The study comes out of the ROSETTA-Ice project, a three-year effort to collect geologic, oceanographic and glaciological data in the Ross Sea region funded by the NSF’s Office of Polar Programs. Using sensor floats deployed by airplane into the Ross Sea, the team collected first-of-its-kind information about Antarctica’s ice sheets, shelves and ocean currents.

The ROSETTA-Ice project has produced numerous findings about how the Ross Ice Shelf has changed over time. The results from this study highlight how local ocean currents and weather conditions can have significant impacts on a large mass of ice, indicating that models used to predict Antarctic ice loss in future climates need to consider both local and regional conditions.

—  NSF Public Affairs, (703) 292-8070 media@nsf.gov

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Globally, more than 11 million years of healthy life lost due to childhood cancer in 2017

While the number of new cancer cases in children and adolescents (aged 0-19 years) is relatively low at around 416,500 globally in 2017, treatment-related ill-health and disability and fatal cancer are estimated to cause around 11.5 million years of healthy life lost globally every year, according to the first Global Burden of Disease Study (GBD) to assess childhood and adolescent cancer burden in 195 countries in 2017, published in The Lancet Oncology journal.

Children in the poorest countries face a disproportionately high cancer burden — contributing over 82% of the global childhood cancer burden — equivalent to almost 9.5 million years of healthy life lost in 2017. Most (97%) of this global burden is related to premature death, with around 3% due to impaired quality of life.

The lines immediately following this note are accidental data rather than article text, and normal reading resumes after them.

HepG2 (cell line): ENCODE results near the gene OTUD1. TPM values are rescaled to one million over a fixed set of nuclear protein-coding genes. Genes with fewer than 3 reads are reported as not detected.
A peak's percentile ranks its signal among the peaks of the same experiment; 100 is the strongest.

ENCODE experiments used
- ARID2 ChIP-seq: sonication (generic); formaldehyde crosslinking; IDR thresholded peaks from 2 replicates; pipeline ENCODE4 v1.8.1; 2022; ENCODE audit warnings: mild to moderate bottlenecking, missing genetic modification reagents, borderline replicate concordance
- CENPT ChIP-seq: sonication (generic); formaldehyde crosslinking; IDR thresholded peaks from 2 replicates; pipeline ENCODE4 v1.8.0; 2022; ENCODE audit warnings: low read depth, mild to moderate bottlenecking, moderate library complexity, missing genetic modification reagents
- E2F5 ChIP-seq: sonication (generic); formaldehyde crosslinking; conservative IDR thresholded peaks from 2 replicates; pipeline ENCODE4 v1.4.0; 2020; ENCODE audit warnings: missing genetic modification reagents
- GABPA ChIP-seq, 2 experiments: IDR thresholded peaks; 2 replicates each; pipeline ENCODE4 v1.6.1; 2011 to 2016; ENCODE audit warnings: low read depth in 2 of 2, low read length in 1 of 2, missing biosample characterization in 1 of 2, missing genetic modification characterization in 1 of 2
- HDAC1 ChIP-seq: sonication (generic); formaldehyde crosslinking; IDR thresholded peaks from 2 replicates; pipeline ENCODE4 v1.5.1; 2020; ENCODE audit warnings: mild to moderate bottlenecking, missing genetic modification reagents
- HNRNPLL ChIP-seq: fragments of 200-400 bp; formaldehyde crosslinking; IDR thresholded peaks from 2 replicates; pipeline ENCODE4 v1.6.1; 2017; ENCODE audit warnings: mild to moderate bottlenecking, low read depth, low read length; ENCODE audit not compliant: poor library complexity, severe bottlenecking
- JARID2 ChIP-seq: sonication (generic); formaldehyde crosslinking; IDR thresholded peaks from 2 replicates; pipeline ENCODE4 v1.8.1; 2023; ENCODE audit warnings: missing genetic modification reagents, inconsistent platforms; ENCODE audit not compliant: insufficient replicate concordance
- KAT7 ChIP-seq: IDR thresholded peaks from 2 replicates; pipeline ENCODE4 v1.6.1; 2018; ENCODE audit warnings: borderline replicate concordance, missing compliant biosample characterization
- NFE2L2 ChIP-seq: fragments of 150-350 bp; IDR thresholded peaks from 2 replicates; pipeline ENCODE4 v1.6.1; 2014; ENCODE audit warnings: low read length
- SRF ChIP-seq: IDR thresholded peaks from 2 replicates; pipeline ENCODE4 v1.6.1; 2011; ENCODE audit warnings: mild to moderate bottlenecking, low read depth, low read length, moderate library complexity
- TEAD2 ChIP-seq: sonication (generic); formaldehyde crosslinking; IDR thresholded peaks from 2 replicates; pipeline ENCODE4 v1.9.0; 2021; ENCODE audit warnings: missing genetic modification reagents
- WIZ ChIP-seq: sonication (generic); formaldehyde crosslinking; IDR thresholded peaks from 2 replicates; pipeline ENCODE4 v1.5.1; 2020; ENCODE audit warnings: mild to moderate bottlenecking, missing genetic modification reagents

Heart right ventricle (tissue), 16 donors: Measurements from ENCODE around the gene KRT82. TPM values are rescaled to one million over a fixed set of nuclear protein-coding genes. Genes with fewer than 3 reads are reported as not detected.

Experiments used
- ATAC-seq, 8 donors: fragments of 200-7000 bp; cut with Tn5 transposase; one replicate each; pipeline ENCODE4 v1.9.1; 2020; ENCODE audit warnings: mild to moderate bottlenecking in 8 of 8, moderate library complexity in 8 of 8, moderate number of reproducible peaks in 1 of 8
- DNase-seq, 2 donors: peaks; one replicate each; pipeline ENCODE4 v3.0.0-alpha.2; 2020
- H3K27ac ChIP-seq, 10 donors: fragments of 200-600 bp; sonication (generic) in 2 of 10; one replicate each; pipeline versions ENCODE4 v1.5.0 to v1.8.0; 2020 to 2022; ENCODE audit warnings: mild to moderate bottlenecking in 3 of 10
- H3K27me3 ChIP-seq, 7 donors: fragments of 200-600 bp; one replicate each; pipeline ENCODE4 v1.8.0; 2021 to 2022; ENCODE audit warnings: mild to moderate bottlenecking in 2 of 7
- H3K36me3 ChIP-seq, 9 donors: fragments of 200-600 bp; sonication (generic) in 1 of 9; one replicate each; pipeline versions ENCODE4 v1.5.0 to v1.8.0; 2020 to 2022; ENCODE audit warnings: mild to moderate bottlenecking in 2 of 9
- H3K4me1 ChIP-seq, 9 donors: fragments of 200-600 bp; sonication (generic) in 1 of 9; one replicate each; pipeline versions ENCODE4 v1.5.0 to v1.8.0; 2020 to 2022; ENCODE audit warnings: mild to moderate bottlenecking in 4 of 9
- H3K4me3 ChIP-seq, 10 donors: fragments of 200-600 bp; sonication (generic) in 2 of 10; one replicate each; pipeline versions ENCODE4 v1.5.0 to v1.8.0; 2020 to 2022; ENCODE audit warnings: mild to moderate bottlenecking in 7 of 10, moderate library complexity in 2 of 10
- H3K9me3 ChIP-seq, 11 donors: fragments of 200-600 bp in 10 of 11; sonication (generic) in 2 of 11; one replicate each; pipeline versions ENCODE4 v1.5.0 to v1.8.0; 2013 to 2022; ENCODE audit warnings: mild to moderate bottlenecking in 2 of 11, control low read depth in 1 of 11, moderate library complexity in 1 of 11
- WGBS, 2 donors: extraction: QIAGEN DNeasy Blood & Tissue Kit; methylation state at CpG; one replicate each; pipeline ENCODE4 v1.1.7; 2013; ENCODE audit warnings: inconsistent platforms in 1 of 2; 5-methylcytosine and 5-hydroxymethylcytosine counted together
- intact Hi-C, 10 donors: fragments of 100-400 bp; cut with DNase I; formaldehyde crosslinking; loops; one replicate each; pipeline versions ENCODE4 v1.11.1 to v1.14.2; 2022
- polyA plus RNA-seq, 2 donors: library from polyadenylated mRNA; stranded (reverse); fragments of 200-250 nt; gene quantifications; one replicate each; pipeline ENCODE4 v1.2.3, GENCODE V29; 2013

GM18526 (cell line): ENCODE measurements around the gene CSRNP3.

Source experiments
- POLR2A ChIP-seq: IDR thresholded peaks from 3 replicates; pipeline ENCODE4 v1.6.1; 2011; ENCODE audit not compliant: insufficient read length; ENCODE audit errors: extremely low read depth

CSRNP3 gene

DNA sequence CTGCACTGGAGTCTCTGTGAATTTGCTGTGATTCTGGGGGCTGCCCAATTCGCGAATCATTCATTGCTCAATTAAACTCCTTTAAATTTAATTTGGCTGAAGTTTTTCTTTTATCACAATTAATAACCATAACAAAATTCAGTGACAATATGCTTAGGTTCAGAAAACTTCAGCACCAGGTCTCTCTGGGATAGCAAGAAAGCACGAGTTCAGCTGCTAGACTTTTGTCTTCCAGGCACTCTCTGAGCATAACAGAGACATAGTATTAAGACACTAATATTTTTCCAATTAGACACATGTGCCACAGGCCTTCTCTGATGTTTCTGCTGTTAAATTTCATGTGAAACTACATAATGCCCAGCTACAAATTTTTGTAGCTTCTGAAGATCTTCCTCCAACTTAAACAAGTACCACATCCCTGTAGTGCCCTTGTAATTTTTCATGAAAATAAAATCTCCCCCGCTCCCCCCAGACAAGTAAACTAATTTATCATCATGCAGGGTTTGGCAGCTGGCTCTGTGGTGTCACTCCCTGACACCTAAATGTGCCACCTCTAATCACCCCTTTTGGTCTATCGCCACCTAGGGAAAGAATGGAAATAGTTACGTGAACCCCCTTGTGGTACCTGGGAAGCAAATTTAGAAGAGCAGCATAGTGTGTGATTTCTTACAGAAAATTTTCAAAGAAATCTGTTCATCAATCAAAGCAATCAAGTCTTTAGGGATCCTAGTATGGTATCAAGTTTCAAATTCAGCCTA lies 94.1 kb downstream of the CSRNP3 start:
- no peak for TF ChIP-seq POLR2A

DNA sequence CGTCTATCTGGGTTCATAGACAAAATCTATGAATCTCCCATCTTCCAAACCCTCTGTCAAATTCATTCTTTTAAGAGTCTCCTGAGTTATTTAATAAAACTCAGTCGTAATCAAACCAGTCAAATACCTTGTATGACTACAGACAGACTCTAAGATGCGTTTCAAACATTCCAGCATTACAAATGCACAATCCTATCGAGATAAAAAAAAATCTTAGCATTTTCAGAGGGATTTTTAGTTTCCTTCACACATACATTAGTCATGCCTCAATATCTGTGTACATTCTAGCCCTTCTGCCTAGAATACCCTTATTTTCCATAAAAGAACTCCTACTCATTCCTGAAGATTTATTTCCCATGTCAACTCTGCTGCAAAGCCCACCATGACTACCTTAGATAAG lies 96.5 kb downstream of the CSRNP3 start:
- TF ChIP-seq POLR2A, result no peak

For the first time, researchers provide a complete picture of the global and regional burden of childhood cancer beyond incidence, mortality, and survival. The study estimates the number of years of healthy life that children and adolescents with cancer have lost due to illness, disability, and premature death — a measurement known as disability-adjusted life years (DALYs). One DALY is equivalent to one year of healthy life lost. However, disability in childhood cancer survivors was limited to the first 10 years after cancer diagnosis, rather than across the whole life course, so the global burden of DALYs associated with childhood cancer is probably underestimated, researchers say.

“By assessing the global burden of childhood cancer through the lens of disability-adjusted life-years, we can more comprehensively understand the devastating impact of cancer on children globally,” says Dr Lisa Force from St Jude Children’s Research Hospital in the USA, who led the research in collaboration with the Institute for Health Metrics and Evaluation. “Our findings are an important first step in establishing that childhood cancer has a role in frameworks that address global oncology and global child health.”